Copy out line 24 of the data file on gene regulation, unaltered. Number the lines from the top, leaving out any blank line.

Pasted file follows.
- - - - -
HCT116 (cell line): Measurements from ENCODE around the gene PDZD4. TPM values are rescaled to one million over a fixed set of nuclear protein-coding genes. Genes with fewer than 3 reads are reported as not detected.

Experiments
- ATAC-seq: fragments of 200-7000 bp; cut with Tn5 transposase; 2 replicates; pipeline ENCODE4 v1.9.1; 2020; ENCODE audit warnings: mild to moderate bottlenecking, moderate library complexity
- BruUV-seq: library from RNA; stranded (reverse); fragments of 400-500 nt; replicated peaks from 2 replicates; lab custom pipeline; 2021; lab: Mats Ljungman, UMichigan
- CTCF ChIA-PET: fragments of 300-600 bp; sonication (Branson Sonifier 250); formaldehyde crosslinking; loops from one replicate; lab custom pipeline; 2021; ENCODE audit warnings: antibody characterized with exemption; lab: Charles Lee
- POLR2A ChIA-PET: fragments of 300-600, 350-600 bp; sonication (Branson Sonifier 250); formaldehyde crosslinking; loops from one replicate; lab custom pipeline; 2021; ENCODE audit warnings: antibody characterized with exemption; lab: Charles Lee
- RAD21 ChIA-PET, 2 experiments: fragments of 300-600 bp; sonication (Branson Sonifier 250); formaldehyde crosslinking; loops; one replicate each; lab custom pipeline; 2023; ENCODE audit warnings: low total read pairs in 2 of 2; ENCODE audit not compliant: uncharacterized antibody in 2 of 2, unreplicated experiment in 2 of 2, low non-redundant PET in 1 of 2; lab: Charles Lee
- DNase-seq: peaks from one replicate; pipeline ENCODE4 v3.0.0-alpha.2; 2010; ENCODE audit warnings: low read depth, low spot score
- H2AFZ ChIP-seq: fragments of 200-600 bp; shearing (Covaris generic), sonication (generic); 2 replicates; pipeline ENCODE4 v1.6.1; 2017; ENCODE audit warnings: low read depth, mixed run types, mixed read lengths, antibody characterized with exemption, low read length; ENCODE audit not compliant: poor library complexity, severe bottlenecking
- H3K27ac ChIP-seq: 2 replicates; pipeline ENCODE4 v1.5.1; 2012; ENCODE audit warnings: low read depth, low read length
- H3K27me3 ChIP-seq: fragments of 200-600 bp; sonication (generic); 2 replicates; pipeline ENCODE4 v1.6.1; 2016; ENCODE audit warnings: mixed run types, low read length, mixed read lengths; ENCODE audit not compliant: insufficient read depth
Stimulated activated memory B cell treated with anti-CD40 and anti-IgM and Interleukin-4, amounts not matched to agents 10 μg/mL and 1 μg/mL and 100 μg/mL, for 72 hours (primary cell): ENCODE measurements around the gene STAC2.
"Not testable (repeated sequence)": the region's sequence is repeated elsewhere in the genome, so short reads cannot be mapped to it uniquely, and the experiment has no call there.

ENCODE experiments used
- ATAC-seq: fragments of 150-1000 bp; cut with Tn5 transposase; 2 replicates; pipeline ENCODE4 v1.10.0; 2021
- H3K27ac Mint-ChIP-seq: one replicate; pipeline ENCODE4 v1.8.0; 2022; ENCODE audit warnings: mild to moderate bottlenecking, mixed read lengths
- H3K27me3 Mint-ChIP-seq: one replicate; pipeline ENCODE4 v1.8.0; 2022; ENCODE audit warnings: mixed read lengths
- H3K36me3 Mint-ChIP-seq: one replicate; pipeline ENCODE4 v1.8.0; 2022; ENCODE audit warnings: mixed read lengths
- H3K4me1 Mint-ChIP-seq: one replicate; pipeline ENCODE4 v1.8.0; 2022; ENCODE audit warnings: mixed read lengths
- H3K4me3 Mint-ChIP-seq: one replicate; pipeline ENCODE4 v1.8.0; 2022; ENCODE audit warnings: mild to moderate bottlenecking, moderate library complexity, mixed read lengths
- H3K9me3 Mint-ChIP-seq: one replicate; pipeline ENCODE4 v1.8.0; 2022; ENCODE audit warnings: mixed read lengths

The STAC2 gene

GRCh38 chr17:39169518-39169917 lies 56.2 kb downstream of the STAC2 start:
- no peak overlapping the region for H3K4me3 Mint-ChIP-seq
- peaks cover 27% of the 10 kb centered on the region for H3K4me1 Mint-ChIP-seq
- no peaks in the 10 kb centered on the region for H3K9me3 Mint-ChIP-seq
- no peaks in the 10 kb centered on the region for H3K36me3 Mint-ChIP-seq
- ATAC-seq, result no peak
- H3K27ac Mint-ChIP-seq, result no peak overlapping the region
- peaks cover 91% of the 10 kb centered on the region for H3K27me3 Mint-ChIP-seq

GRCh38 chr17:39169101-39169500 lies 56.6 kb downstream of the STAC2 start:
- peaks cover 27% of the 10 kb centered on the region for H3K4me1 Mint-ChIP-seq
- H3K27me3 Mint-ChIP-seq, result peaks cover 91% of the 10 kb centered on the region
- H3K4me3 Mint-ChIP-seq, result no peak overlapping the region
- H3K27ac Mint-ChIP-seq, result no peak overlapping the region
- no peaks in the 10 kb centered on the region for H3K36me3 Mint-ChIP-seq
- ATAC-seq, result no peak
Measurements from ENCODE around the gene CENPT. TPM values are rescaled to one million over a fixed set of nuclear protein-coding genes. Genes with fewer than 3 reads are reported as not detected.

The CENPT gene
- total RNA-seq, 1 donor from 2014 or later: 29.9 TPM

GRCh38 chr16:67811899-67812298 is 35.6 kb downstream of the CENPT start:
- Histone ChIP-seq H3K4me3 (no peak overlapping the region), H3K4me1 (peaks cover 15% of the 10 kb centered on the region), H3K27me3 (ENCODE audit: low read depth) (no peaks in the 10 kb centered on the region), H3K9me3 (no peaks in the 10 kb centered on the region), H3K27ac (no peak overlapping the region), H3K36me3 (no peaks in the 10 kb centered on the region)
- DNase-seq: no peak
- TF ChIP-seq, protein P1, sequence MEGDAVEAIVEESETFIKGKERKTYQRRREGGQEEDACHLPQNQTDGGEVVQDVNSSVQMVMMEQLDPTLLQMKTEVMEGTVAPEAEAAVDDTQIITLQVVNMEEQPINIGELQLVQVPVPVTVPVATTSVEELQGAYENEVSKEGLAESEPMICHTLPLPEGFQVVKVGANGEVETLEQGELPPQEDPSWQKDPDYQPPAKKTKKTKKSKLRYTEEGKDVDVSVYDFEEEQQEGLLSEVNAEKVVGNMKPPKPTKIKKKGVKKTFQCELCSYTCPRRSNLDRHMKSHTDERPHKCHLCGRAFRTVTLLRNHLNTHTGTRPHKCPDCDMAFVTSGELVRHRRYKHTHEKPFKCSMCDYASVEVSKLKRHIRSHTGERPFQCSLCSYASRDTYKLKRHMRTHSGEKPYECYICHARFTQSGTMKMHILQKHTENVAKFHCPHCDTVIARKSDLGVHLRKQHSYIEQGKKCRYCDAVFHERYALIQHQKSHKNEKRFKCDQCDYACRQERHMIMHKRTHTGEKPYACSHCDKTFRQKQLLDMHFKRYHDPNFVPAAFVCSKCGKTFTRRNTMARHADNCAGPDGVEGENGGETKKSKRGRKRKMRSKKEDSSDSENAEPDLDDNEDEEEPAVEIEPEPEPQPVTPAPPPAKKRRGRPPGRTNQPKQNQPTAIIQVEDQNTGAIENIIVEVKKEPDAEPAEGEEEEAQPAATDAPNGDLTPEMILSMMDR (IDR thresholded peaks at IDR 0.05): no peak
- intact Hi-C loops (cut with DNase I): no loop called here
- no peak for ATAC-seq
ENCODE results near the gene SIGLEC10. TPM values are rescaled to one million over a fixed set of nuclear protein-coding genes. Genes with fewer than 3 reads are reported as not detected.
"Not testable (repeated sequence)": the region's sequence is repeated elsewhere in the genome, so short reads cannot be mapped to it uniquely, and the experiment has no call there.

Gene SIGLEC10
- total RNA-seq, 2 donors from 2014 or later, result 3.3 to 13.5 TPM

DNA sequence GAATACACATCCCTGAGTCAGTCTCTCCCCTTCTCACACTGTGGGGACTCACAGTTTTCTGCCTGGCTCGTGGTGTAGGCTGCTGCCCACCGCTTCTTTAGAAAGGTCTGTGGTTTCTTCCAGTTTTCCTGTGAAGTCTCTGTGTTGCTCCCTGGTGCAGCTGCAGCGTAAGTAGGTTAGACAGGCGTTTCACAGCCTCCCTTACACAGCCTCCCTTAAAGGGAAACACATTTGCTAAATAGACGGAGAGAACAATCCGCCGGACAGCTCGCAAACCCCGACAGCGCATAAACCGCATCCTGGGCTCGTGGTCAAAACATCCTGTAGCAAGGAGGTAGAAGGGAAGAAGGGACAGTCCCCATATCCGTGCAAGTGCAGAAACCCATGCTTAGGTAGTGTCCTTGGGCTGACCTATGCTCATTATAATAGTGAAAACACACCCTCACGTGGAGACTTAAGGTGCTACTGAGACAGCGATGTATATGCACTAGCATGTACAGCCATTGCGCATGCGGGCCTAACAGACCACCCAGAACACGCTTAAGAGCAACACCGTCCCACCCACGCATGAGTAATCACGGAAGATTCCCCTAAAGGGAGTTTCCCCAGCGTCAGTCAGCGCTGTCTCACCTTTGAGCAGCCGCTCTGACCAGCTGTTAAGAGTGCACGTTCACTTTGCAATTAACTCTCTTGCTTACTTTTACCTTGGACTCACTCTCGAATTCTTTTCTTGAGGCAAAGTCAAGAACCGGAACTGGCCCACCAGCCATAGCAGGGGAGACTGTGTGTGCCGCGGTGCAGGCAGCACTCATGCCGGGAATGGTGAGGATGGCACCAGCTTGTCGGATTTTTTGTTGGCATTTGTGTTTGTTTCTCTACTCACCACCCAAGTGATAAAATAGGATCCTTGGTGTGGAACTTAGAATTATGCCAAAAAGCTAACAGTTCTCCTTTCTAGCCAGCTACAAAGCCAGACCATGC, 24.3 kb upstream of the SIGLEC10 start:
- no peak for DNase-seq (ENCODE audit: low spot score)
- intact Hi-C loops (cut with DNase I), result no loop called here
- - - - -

- no peak overlapping the region for H3K4me3 Mint-ChIP-seq